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Un-Boo-lievable Halloween in Chiang Mai

European Union Film Festival:The Remaining Films

 

Un-Boo-lievable Halloween in Chiang Mai

Halloween, a wildly popular event in the U.S., came to Chiang Mai this October 31, with many residents taking the time to join in the fun by dressing up in costume. DusitD2 Hotel, the Imperial Mae Ping, Club Martini and many other venues hosted Halloween parties with many participants joining in the fun. Ghouls ghosties and many other scary and not so scary costumes were seen.
While Halloween has its roots in the Celtic festival of Samhain, and was originally called All Saints Day, or All Hallow’s Eve, in the Christian calendar, it is now a largely secular celebration often involving intricate costumes, traditional Halloween games like bobbing for apples and playing pranks (the term “trick or treat” comes from the tradition that children are either given a treat or they will play a trick on the hapless homeowner). It seems that most Chiang Mai residents enjoyed the treats, rather than the tricks.

 

European Union Film Festival: The Remaining Films

Mark Gernpy
Based on reviews, here’s what you can expect from the four remaining films not covered last week:
The Viceroys (2007) – Tue Nov 10 at 6:30 pm, and Sun Nov 15 at 5:15 pm. –
Beautifully set, gorgeously shot, this is one of the best costume dramas to come from Italy in the past two decades.  It takes place in southern Italy in the 18th - 19th centuries, where a noble family of Spanish origin faces an intense internal struggle to survive the political movement - led by Garibaldi - that condemns the noble families and seeks to unite Italy as one nation.  In the film, you can see how dysfunctional this family was, and how it seeks to keep the power and authority it has always had even under the new political system.  Based on a novel by Federico De Roberto that set off a scandal at the end of the nineteenth century, and which was banned for 100 years, the film recounts the history of Sicily through the history of one its noble families, along the lines of Visconti’s great classic, ‘The Leopard’.
The Collectress (2008) – Tue Nov 10 at 8:45 pm, and Sun Nov 15 at 11:50 am. –
Gaile is a speech therapist for children living in Vilinus.  Upon the death of her father, Gaile loses the ability to feel emotions, morphing into a cold, blank shell of a human being.  She encounters an amateur film maker and editor, and, surprised by his artistic talent, Gaile finds that only by watching his films can she feel true emotions.  After watching one movie, Gaile becomes addicted to the films and the emotions they produce.  She demands more, and when real-life events unsatisfactorily fill her emotional vacuum, Gaile decides to create scenarios for the film editor to capture, so that she may once again begin to feel.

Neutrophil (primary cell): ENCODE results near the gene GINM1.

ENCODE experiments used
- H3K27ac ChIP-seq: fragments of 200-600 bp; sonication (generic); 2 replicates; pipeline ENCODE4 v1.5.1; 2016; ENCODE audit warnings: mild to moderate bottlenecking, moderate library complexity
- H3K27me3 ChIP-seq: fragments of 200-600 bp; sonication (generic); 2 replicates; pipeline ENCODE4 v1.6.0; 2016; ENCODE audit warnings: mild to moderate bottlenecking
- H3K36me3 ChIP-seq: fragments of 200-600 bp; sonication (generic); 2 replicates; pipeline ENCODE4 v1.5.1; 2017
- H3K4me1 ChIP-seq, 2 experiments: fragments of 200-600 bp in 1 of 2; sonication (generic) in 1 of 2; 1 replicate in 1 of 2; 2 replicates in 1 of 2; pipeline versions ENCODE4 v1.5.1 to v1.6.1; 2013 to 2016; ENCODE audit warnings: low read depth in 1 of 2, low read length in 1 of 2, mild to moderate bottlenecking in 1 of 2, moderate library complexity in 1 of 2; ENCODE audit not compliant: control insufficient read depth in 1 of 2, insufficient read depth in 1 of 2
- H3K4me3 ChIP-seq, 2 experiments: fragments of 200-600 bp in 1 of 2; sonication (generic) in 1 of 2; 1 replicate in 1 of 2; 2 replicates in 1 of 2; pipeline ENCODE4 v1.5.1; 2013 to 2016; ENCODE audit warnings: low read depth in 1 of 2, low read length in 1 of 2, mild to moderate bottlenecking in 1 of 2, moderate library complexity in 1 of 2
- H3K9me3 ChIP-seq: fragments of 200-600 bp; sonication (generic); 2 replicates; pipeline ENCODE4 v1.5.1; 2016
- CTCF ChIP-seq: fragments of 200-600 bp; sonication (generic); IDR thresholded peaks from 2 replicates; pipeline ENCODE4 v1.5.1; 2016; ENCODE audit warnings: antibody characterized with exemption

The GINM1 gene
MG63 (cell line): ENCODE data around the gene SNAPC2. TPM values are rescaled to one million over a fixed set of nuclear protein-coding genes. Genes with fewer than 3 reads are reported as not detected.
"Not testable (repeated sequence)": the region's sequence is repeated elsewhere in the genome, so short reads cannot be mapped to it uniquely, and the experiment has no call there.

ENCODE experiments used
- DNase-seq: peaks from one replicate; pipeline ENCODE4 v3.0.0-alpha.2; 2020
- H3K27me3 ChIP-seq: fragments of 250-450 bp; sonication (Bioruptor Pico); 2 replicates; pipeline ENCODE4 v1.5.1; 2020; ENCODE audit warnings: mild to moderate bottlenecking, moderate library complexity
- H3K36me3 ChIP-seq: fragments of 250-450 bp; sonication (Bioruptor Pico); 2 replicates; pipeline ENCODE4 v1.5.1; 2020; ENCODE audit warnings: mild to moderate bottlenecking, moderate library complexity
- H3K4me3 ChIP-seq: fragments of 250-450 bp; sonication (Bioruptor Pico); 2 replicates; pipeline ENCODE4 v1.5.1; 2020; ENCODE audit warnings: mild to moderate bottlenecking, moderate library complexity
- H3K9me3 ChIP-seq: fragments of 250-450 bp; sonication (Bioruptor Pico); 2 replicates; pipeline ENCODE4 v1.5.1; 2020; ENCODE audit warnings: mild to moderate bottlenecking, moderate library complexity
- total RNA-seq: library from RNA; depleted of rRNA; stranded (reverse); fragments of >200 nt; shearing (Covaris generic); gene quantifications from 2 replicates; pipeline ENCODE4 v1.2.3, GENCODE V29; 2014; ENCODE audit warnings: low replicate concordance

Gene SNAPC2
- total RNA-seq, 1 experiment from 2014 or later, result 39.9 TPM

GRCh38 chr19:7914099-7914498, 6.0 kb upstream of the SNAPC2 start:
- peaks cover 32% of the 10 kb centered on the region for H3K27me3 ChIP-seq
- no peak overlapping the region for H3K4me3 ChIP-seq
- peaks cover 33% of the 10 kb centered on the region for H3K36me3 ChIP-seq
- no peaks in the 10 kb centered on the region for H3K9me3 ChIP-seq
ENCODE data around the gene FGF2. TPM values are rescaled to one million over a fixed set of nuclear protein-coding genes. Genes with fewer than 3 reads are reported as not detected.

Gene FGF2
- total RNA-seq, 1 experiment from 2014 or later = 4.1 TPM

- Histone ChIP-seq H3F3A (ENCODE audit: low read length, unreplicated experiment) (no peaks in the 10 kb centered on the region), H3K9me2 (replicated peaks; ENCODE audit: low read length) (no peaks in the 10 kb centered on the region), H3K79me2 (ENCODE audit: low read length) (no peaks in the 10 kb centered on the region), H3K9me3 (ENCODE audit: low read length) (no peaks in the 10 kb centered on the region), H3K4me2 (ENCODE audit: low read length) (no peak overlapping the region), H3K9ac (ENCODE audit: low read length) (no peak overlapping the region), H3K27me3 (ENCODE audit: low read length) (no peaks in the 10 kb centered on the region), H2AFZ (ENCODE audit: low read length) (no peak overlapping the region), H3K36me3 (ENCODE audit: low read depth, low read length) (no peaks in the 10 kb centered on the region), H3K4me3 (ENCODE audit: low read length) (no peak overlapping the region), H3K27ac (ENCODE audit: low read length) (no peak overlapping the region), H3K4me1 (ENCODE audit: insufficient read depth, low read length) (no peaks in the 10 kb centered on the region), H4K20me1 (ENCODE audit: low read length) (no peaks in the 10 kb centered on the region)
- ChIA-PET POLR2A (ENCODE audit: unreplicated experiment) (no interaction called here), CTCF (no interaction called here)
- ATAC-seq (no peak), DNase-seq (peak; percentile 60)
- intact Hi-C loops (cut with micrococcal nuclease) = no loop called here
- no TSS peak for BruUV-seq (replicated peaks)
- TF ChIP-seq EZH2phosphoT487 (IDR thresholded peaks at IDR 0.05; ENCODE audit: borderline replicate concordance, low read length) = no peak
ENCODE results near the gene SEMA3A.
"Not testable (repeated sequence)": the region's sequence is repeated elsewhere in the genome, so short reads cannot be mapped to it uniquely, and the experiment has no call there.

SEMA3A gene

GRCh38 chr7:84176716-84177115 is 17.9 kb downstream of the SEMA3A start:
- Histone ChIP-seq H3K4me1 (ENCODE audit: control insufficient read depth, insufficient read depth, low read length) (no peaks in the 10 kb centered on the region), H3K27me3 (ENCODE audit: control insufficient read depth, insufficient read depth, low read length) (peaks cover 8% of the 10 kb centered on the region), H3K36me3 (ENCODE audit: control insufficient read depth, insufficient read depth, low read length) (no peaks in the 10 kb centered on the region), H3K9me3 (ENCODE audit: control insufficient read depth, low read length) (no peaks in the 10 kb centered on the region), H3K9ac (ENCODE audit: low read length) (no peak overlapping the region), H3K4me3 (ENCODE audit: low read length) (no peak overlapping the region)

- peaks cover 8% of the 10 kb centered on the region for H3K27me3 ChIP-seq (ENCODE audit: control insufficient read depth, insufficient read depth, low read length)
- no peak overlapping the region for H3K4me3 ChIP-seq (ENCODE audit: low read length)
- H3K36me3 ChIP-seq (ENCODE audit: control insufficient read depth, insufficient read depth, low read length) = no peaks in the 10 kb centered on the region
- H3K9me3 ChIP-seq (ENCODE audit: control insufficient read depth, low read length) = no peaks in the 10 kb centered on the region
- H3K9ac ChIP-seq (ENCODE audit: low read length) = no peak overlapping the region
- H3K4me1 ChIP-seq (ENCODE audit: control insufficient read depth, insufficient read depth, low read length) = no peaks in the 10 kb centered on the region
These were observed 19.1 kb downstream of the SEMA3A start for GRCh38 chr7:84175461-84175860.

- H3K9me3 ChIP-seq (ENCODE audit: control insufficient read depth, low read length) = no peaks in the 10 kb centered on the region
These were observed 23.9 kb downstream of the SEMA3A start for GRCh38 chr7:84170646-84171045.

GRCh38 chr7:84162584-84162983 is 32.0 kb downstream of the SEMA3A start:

At first Gaile’s simulated situations are humorous and awkward; her relatively harmless pranks include passionately kissing a groom as he leaves a church, just minutes after his wedding - his bride a few feet away.  Soon, however, Gaile decides that “laughter is not enough” and craves to feel darker emotions.  Her planned situations take an almost evil, sociopathic turn; Gaile needs sadness, disgust, and betrayal, and succeeds by physically or emotionally hurting innocent bystanders.  In doing so, she becomes alienated from her family and friends.  The Collectress, though fascinating, nearly becomes painful viewing: painful because of the knowledge that human beings are capable of such deeds.
Sounds Like Teen Spirit (2008) – Sat Nov 14 at 3:30 pm. (only showing) –
Ten to fifteen-year-old kids compete in the 2007 Junior Eurovision Song Contest, undeniably a garishly colorful event.  And of course the kids are cute.  The event is treated with just the right mix of affection and amusement without condescension, making this an irresistible crowd-pleaser.  There’s major kitsch value in most of the performances, complete with gaudy costumes and choreography redolent of high 1980s New Wave/spandex tackiness.  But the earnest creative naiveté is endearing, the personalities even more so.  Such likable contestants are easy to root for, whether their talents suggest viable adult careers or not.  Director Jamie Jay Johnson (who provides funny narration on occasion) charts their thrills of victory and agonies of defeat in a thoroughly entertaining film.
Ben X (2007) – Sat Nov 14 at 7:30 pm. (only showing) –
Generally favorable reviews - Ben is different and his life is a universe all unto itself.  He has Asperger’s Syndrome, a mild form of autism that prevents normal communication, and while he is a courageous hero -”BEN X” -in the fantasy on-line gaming world that consumes him, in his daily life Ben is tormented by bullies and ignored by apathetic teachers.  As the bullies’ relentless attacks push him over the edge and out of control, his on-line dream girl appears to him and helps him devise a perfect plan to confront the bullies and make them pay for their torment.  Director Nic Balthazar’s dazzling debut blends fantasy and harsh social realism.  Based on a true story, this is an utterly original film.